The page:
The C3S Climate & Energy Education Demonstrator (C3S Edu Demo) aims to inform, raise awareness and provide data about climate change and related energy issues. A key objective of the C3S Edu Demo is to enhance user experience, to allow students and teachers to seamlessly navigate through the various options. The C3S Edu Demo is being designed to be integrated with and to complement existing school curricula, including the International Baccalaureate.
Software Development: Nth Work
This work is supported by the Copernicus Climate Change Service (C3S), a programme being implemented by the European Centre for Medium Range Weather Forecasts (ECMWF) on behalf of the European Commission.
Variable Fact Sheets
Click on an icon below to download a factsheet for that variable, containing definitions, fun facts, a glossary and more!
The following climate variables can be selected via the Edu Demo: air temperature, wind speed (at 10m height), total precipitation and solar radiation. These are chosen both for their importance as climatic indicators, but also because the are the main factors affecting the energy variables displayed with the Edu Demo.
Air temperature is the main indicator of how the climate evolves. It is linked to electricity demand, and can also affect solar power production.
Wind speed provides an indication of the strength of the atmospheric circulation. It is also linked to wind power production.
Precipitation provides an indication of how wet or dry the earth system is. It is also linked to hydroelectric production (the latter is not currently available on the Edu Demo).
Solar radiation is the amount of energy coming from the sun that reaches the ground. It is also linked to solar power production.
The following energy variables can be selected via the Edu Demo:
Solar Radiation Patterns Across Europe
This video explores the pattern of solar radiation across Europe, how it changes throughout the year, and why these patterns exist.
**This is a proof-of-concept ‘pilot’ video demonstrating educational application and concepts for learning using the C3S Climate & Energy Education Demonstrator tool**
C3S Climate & Energy Education Demonstrator: A Demonstration
A demonstration of the C3S Climate & Energy Education Demonstrator application tool. This video gives you a whistle-stop tour of the tool’s key features, capabilities and functions. It also provides an example of how to use the tool in an educational setting, using a enquiry question.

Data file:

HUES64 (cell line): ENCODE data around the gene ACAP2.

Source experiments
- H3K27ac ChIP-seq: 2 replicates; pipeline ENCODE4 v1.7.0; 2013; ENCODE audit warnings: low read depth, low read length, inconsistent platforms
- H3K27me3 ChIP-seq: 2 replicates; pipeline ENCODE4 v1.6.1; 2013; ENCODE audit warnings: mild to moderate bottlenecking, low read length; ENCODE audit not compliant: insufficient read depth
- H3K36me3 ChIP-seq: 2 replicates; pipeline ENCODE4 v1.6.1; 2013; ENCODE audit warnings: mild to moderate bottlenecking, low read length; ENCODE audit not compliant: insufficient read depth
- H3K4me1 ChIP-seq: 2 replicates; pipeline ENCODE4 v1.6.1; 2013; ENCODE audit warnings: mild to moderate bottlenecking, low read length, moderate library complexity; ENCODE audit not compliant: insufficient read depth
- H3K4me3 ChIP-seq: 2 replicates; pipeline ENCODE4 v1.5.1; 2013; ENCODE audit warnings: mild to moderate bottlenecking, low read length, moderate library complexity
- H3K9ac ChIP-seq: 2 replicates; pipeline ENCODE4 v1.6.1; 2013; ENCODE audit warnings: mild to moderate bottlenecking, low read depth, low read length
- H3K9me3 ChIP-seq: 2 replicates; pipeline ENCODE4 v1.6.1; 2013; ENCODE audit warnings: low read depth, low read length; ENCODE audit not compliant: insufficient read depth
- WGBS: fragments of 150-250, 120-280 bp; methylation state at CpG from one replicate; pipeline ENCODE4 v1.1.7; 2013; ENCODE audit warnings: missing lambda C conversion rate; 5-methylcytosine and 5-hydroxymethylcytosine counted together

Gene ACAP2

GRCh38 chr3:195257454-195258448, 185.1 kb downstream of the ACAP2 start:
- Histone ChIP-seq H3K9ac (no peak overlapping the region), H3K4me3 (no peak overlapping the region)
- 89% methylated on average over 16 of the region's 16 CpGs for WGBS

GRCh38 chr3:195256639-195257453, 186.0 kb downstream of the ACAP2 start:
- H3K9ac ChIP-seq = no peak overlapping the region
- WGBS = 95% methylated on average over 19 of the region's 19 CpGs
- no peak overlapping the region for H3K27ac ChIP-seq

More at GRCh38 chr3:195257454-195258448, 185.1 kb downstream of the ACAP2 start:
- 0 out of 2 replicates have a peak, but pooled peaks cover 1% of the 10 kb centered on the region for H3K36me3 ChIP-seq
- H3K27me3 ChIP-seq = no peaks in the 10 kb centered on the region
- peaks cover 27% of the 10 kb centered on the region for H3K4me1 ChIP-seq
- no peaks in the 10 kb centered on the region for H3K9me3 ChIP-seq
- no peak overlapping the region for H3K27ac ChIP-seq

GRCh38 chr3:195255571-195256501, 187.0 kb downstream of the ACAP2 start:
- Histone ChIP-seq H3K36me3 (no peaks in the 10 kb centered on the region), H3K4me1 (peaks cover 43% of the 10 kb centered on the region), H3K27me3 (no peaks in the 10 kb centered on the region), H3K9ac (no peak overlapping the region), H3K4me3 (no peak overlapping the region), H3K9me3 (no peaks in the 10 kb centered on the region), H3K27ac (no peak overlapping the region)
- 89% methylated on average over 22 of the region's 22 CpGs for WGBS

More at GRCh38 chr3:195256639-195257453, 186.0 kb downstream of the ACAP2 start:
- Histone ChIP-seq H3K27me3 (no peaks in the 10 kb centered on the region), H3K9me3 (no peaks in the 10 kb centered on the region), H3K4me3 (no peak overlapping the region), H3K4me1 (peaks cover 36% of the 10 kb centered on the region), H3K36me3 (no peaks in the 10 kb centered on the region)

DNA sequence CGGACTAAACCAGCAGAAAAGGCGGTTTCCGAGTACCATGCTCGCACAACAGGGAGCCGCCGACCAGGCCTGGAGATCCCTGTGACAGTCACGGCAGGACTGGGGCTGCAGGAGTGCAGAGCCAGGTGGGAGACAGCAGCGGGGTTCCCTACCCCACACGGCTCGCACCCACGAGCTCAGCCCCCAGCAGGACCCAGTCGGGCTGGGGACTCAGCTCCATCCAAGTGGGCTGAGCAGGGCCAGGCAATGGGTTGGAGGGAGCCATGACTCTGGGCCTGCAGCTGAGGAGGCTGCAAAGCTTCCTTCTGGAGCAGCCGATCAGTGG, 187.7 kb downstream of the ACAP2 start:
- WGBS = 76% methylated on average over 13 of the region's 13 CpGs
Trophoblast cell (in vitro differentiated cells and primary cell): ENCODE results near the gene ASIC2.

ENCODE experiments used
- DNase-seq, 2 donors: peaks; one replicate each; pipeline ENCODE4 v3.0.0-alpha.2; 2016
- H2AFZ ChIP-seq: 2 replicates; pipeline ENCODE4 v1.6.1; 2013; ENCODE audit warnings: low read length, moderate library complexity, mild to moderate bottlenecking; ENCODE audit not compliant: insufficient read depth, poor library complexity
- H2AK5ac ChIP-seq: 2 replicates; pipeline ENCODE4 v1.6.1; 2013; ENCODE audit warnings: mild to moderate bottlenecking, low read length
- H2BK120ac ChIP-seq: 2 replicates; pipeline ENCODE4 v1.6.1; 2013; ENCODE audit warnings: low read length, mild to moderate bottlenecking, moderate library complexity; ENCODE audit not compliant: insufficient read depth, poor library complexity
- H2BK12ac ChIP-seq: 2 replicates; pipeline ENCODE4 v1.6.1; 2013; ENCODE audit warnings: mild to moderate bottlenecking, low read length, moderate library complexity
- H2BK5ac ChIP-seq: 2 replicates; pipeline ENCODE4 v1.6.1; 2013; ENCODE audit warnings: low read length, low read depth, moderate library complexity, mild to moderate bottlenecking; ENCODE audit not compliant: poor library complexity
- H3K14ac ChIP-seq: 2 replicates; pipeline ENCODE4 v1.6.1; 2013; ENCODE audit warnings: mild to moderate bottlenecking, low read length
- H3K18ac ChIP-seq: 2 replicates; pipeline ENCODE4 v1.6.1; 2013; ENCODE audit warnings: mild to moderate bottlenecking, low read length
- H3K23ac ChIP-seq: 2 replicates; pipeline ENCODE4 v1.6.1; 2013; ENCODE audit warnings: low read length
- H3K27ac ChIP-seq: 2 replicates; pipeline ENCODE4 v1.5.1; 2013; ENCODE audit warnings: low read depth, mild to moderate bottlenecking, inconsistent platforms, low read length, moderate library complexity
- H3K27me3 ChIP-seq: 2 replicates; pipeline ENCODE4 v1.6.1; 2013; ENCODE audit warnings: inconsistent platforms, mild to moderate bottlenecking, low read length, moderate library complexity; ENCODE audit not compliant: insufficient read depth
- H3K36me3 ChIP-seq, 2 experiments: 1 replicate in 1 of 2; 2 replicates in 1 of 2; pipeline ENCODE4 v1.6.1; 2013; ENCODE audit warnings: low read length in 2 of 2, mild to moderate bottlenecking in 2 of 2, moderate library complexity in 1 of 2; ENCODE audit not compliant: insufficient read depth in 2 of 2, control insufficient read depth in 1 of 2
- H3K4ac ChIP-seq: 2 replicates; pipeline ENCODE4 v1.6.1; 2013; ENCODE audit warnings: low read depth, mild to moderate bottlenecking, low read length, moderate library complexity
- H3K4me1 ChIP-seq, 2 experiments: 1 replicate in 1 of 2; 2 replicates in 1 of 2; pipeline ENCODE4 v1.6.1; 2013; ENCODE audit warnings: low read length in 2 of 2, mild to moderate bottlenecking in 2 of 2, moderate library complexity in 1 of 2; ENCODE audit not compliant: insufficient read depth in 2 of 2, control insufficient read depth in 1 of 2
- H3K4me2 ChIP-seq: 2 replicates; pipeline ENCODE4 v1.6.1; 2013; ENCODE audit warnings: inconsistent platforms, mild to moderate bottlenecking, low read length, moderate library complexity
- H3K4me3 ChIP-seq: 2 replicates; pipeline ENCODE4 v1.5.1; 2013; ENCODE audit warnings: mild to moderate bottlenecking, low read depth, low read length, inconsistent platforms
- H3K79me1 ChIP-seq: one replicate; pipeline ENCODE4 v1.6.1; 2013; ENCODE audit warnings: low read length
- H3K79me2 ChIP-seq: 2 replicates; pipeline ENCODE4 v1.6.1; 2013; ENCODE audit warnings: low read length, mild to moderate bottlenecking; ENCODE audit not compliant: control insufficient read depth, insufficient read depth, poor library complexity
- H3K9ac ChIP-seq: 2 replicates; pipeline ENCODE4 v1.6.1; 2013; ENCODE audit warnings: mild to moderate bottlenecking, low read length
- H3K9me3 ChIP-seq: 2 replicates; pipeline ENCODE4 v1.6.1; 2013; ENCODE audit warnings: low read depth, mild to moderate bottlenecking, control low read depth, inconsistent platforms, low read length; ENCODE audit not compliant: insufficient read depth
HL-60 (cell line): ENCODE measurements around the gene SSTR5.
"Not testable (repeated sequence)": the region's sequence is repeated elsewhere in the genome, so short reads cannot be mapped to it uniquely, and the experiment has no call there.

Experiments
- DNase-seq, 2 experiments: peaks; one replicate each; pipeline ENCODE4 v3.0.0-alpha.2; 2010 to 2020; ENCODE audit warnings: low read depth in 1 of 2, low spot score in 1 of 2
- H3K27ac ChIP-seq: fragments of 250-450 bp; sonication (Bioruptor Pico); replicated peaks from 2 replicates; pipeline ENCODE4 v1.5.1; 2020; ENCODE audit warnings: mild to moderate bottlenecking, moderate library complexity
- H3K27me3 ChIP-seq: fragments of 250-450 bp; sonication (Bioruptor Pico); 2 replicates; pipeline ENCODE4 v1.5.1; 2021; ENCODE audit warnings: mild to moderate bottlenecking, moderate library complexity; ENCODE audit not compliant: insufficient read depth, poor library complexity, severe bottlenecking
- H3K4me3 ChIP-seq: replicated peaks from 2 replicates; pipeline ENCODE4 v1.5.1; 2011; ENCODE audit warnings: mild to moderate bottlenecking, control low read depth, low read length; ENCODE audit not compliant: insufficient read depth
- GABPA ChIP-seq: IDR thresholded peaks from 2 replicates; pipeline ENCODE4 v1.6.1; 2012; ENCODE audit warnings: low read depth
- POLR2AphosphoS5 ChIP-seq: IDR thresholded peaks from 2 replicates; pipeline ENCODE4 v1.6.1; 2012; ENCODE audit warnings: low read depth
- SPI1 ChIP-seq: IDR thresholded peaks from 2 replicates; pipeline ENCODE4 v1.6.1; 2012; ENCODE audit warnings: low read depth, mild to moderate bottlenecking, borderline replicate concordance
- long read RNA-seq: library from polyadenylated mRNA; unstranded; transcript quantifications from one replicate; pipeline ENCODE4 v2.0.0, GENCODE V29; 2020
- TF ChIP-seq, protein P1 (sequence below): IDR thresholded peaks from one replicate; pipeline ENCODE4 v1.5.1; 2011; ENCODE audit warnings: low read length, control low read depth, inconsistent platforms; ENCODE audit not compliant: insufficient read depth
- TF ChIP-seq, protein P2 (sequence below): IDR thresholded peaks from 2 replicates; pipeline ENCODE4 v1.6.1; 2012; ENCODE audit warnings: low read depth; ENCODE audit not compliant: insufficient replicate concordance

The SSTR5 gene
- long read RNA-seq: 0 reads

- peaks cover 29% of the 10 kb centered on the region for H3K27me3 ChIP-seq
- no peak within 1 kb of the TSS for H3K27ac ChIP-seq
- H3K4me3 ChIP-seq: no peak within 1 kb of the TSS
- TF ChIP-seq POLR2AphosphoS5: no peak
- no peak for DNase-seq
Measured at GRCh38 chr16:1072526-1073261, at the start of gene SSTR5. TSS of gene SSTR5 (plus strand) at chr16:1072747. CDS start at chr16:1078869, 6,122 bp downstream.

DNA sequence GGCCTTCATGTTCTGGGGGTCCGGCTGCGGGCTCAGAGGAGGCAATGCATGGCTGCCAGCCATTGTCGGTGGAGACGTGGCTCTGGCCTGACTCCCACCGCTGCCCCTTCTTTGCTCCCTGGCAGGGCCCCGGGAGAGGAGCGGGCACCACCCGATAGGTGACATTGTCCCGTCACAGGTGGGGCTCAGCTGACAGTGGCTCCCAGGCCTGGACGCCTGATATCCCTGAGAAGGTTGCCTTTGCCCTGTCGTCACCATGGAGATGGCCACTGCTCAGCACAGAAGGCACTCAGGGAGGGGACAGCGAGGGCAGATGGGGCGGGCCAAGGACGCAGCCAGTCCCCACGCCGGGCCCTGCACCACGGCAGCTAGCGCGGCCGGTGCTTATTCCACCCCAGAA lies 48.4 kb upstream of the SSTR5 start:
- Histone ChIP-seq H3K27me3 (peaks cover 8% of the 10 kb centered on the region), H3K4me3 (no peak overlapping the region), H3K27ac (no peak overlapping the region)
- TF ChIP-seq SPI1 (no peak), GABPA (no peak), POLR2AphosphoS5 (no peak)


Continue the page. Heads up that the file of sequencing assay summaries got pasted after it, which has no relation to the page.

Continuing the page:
C3S User Learning Service (ULS) Lessons
C3S Education Demonstrator ULS lessons
- Coming soon
Related C3S ULS lessons & learning paths
Launch webinar: Tuesday 7th January 2020
The launch of the new exciting educational tool to explore climate and energy data. The full agenda and line-up can be found on the event page.
Watch the webinar recording here:
C3S Edu Demo Webinar 001
User Consultation Workshop: Monday 27th January 2020
Following on from the launch webinar, this first online user-consultation workshop guided teachers and educators to engage with the tool to experience its educational potential. The workshop featured an interview with a teacher and two of their students, providing their perspective and context to how the C3S Education Demo could be used and applied in the classroom. The workshop involved interactive discussion and tasks which allowed attendees to discover for themselves how the tool could be used in different contexts, and an opportunity to reflect and evaluate helping us to ensure the tool has a sustainable legacy as an educational resource.
Watch the workshop recording here:
C3S Edu Demo Workshop 001
ABSOLUTE AIR TEMPERATURE The actual number of a given measurement from zero (0): “The thermometer says the temperature is 14.3°C”
AIR PRESSURE The ‘weight’ of air molecules that press down on the Earth. As air warms it becomes lighter and less dense. This is called ‘low’ pressure and often gives you windy, unsettled weather. ‘High’ pressure tends to give you calm, settled and sunny weather.
ANOMALY The difference between what you would expect based on an average of past readings and what was recorded: “December 2010 in Germany was 5.61°C colder than the average over the 30 years before”
ANNUAL AIR TEMPERATURE The mean air temperature for an entire year (January to December) for a given place: “The annual air temperature for France in 2006 was 12.25°C”
DROUGHT Can be defined as a prolonged period of below average rainfall which usually leads to a shortage of water: “The drought in the south-east of the United Kingdom has forced the government to issue a hose-pipe ban”